Ways to Learn

Articles

Beyond Agricultural Conservation Easements: Ensuring the Future of Agricultural Production

Source: 
Saving Land magazine, Summer 2013
Author: 
Jane Ellen Hamilton

We all have a deep connection to agriculture; whether because, as Mr. Berry points out, we all eat, or because we value the other important qualities that agricultural producers and their land provide our communities: dollars for local economies, scenic views, wildlife habitat, carbon sequestration and cultural values. For these reasons, America’s land trusts have embraced conservation of agricultural lands.

Articles

The Oilman Knocks

Source: 
Saving Land magazine, Winter 2009
Author: 
Sheila McGrory-Klyza

When the oilman knocks on a landowner’s door offering a multi-thousand dollar a month lease, it is hard to say no. Unfortunately, landowners sometimes hastily sign contracts without being fully informed or aware of potential repercussions. Even many attorneys are not familiar with the issues.

Articles

Pulling from the Ranks: Land trusts Shape Volunteers into Leaders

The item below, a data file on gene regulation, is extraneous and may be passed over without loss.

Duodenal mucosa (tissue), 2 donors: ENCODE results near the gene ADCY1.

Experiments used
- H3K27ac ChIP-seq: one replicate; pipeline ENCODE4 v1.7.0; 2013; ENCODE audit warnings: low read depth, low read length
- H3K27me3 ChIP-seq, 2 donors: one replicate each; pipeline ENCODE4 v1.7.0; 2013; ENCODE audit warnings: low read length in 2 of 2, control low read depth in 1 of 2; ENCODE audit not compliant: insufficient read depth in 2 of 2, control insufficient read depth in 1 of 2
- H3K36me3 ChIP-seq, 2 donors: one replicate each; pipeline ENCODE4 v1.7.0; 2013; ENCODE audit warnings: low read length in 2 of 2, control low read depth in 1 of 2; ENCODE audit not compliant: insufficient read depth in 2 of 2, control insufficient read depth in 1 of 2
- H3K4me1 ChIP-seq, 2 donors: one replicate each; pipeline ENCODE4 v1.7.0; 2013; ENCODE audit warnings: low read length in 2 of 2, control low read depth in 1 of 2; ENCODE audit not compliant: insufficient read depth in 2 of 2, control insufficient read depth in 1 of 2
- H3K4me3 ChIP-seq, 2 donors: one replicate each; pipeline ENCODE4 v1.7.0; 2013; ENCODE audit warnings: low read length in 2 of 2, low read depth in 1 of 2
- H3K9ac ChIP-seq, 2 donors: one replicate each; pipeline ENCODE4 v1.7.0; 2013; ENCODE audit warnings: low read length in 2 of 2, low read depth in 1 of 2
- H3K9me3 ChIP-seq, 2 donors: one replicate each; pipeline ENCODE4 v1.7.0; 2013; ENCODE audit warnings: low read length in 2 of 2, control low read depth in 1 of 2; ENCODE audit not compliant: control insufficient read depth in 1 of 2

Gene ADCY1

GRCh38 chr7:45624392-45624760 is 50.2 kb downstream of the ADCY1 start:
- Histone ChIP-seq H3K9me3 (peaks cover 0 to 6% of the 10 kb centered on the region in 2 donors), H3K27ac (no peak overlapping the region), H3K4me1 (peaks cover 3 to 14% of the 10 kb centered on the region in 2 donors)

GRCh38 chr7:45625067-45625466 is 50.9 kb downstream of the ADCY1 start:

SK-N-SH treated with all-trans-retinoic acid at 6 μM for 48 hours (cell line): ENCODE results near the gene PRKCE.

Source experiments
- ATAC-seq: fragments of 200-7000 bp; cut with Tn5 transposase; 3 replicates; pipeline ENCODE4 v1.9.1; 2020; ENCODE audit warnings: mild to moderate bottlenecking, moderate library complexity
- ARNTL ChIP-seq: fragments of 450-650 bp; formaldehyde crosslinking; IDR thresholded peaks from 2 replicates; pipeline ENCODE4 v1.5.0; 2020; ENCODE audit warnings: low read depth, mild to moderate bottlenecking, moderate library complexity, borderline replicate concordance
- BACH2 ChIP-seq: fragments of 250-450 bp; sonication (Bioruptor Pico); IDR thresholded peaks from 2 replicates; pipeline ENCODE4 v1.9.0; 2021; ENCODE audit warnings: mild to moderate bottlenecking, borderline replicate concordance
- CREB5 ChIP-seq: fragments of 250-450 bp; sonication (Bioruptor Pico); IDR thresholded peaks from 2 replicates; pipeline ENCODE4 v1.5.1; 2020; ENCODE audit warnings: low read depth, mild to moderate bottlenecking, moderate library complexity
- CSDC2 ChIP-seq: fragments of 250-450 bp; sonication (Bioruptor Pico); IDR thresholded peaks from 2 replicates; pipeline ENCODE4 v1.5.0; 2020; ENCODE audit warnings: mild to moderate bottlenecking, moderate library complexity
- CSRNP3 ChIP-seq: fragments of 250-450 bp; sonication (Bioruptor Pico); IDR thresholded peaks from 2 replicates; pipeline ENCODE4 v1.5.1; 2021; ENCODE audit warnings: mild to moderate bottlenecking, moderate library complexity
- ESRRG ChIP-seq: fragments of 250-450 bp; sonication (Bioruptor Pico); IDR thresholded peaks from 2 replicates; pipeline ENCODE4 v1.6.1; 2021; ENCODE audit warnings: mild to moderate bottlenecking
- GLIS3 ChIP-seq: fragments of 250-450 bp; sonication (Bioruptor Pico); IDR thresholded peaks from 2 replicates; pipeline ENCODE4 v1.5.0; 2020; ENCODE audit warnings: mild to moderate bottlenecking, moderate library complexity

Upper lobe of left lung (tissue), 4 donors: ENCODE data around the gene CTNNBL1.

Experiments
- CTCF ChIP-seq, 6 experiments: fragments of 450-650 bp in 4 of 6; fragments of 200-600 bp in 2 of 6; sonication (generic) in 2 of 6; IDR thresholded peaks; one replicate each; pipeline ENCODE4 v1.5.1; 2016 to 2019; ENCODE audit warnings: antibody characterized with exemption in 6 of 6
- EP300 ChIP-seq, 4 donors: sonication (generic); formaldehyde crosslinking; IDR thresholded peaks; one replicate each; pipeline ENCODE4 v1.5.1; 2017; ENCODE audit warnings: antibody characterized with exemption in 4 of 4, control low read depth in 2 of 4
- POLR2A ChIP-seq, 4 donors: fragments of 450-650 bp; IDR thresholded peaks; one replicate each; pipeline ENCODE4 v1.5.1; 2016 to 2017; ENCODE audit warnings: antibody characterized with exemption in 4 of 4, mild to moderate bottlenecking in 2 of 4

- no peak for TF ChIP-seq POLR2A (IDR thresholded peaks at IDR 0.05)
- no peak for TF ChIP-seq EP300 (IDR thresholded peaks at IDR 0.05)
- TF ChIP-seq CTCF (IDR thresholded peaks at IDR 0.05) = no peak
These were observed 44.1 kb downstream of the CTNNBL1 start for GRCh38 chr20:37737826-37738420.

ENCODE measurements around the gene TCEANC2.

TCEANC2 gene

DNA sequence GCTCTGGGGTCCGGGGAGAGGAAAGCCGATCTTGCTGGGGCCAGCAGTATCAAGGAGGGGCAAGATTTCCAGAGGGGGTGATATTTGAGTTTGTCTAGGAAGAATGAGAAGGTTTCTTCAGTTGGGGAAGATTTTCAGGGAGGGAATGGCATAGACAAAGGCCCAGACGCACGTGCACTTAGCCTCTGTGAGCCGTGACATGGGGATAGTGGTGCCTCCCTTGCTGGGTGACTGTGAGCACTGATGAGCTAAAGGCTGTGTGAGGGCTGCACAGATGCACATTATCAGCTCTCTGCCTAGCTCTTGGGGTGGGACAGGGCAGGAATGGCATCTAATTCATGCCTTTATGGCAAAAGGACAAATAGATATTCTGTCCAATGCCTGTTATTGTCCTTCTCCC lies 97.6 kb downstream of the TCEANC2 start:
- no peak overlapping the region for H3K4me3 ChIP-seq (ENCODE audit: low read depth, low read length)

Source: 
Saving Land magazine, Summer 2010
Author: 
Peter Lane

The economic downturn has brought new challenges to many land trusts, making it easy to forget that times of upheaval also offer opportunities for creativity and transformation.

Articles

Ranching into the Future

Source: 
Saving Land magazine, Spring 2010
Author: 
June Hussey

Ranching and farming throughout the country are essential to maintaining local and regional agricultural economies and preserving rural heritage and culture. For generations, ranchers and farmers have been some of the best land stewards around, and their working landscapes can help sustain plant and wildlife habitat.

Articles

The Retirement Bomb

Source: 
Saving Land magazine, Spring 2011
Author: 
Brenda Lind

How does the land trust community replace its best leaders?

Articles

Planning for Management of Fee Lands

Source: 
Saving Land magazine, Summer 2012
Author: 
JoAnn Albert and Lisa Smith

William Erby Smith’s bequest of 365-acre Wau-Ke-Na is the largest of Southwest Michigan Land Conservancy’s preserves and includes forests, fields, streams, ponds, bluffs and beaches.